This week on CounterSpin: There is the fact that, back in February, Donald Trump was saying one thing to the public about the coronavirus while saying something else entirely in late night calls to a once-hotshot reporter. And there is the fact that the reporter chose not to share that information with the public until his book was ready to sell. Combined, those facts go a ways toward explaining the particular coronavirus nightmare the US faces, with a president who says and does whatever, public health and humanity be damned, and—where there should be a vigorous, principled check on that—a press corps that can’t seem to remember whose interest they’re meant to represent.
We talk about seeing around the limitations of corporate media’s storyline when it comes to vaccines and treatments for Covid-19 with Peter Maybarduk; he’s director of the Global Access to Medicines Program at Public Citizen. They have a new report about the impact (so far) of Gilead’s monopoly control of the possible treatment drug Remdesivir.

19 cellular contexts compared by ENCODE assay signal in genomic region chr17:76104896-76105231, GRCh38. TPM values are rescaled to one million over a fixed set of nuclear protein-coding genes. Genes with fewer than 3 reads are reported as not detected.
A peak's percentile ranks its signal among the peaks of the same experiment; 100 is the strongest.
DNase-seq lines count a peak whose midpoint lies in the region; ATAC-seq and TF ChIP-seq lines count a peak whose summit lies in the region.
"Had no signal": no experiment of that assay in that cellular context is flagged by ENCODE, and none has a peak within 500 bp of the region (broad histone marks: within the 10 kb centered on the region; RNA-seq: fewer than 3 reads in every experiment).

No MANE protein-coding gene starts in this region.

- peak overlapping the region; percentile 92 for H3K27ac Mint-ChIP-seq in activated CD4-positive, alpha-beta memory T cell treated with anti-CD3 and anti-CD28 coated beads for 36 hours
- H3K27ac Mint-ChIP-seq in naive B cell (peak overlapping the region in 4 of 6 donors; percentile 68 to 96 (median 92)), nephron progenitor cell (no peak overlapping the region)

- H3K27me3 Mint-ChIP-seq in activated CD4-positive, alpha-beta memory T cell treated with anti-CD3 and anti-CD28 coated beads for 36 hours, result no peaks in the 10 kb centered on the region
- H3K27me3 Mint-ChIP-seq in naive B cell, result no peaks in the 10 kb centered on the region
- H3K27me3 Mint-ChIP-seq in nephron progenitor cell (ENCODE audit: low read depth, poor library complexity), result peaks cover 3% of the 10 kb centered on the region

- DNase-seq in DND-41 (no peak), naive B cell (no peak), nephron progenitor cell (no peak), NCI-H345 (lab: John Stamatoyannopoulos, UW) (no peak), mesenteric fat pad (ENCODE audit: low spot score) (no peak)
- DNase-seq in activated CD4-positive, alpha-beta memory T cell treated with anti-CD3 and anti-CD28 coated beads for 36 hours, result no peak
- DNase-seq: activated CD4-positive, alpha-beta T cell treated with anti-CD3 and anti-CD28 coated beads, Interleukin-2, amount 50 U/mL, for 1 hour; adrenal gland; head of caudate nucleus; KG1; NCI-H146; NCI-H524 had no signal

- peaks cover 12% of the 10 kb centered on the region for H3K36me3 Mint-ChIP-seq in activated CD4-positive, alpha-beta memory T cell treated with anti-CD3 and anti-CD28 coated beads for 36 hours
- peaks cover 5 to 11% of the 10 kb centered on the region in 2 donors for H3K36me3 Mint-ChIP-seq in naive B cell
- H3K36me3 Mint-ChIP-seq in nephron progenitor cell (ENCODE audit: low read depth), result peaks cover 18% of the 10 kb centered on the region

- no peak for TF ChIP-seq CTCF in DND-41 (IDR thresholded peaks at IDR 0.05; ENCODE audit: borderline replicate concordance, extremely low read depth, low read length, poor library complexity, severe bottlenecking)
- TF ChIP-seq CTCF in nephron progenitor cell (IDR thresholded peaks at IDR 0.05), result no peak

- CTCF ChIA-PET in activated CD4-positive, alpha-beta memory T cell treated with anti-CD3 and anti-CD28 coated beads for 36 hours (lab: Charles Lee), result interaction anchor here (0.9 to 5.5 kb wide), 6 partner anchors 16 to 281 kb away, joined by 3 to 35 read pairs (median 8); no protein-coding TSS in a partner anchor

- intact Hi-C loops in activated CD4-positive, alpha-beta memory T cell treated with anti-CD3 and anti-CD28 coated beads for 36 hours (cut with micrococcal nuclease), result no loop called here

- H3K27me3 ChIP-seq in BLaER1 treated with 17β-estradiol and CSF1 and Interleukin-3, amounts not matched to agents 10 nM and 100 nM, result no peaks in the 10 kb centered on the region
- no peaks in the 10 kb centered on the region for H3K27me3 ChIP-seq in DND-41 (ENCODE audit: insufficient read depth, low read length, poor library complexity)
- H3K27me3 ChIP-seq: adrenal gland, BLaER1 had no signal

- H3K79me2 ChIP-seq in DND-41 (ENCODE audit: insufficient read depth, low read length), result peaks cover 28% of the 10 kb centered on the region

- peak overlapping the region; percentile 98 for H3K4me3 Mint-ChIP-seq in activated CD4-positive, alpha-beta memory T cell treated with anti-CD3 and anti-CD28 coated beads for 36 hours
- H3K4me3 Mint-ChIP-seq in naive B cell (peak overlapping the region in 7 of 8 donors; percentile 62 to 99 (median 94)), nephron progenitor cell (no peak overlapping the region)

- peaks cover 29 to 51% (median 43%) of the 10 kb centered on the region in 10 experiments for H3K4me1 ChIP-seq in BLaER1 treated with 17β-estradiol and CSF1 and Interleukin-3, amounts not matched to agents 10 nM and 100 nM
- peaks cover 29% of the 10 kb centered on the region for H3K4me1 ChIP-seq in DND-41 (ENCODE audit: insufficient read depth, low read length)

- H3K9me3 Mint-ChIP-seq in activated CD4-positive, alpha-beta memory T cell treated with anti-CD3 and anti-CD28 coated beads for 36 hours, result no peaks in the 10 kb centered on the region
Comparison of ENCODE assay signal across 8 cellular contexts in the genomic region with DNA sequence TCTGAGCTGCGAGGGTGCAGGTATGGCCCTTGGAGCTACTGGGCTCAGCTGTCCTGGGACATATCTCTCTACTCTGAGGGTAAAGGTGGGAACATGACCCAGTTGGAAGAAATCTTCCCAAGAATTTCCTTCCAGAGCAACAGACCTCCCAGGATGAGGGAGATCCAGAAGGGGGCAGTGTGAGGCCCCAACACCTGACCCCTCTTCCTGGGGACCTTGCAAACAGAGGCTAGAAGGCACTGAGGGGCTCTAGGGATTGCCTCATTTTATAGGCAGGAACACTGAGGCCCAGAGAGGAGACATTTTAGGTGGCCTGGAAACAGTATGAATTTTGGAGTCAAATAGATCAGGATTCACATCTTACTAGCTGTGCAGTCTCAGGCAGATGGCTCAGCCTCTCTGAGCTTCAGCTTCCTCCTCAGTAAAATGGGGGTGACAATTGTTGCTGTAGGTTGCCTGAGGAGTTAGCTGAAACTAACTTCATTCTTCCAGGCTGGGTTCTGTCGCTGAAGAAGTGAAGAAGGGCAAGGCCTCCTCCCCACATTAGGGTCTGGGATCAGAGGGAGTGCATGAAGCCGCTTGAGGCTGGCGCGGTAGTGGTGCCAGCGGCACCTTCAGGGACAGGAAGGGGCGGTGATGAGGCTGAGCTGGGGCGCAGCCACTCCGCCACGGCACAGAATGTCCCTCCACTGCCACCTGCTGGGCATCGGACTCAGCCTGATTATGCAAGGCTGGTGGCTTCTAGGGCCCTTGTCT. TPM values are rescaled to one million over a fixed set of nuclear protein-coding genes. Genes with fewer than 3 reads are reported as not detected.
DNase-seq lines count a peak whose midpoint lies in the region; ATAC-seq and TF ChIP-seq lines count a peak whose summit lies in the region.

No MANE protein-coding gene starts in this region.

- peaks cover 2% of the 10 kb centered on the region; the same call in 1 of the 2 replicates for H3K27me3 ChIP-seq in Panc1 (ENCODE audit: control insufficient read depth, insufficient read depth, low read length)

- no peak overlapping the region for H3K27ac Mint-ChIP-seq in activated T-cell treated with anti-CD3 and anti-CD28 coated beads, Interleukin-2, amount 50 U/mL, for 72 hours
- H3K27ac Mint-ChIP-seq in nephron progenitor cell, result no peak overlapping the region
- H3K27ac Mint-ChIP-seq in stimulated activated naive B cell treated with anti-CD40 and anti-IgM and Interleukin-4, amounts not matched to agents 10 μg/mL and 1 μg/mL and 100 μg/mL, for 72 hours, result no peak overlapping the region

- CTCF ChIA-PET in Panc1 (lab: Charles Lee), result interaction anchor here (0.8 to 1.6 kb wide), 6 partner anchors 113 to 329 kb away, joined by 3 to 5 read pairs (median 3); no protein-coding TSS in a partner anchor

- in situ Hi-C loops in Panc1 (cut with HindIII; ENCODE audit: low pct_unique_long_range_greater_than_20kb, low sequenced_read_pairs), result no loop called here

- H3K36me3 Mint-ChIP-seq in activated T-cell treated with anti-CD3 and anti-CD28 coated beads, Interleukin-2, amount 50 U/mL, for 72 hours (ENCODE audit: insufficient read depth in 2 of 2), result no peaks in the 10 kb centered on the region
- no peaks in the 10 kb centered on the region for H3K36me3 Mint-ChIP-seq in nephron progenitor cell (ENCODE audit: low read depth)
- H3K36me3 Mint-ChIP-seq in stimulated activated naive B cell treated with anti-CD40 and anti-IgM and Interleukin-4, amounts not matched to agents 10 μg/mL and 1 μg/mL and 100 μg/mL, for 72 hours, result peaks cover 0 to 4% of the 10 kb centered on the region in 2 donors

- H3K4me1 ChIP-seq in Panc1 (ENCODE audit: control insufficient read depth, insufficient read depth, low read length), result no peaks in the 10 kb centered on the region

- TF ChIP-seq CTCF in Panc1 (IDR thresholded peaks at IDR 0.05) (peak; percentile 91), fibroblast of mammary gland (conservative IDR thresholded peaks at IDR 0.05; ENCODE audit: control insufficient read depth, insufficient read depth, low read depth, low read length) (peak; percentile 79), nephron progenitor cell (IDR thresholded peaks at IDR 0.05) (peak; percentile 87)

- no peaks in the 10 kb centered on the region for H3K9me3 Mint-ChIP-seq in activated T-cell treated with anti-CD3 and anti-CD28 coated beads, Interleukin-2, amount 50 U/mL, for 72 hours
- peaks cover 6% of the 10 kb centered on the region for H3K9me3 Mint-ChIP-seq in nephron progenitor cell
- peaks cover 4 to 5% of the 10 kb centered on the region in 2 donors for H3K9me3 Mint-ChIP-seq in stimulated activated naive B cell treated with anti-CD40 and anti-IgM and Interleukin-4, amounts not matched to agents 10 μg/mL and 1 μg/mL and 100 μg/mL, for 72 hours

Also on the show: Corporate predations on public health, police killing of Black people and abuse of those protesting those killings, overt GOP efforts to interfere with the vote, environmental protections gutted, millions of people out of work and facing eviction, while billionaires get richer? Everywhere you turn is a reason to protest. And calling your congressmember is crucial, but if it were enough, well, we’d be done. But as more and more people decide they have to speak up, show up, with others, in the streets—that it’s not just meaningful but necessary—they are met with tear gas, rubber bullets, truncheons and the specter of being carted off in unmarked vans, or facing felony charges that will upend their lives. It looks like law enforcement being themselves lawless, but in fact, there is a connection—underexplored —between brutish police responses to peaceful protests and a history of Supreme Court rulings around the First Amendment you thought you knew. We’ll fill in some missing history with constitutional law attorney Kia Rahnama, author of a recent article titled “How the Supreme Court Dropped the Ball on the Right to Protest.”Print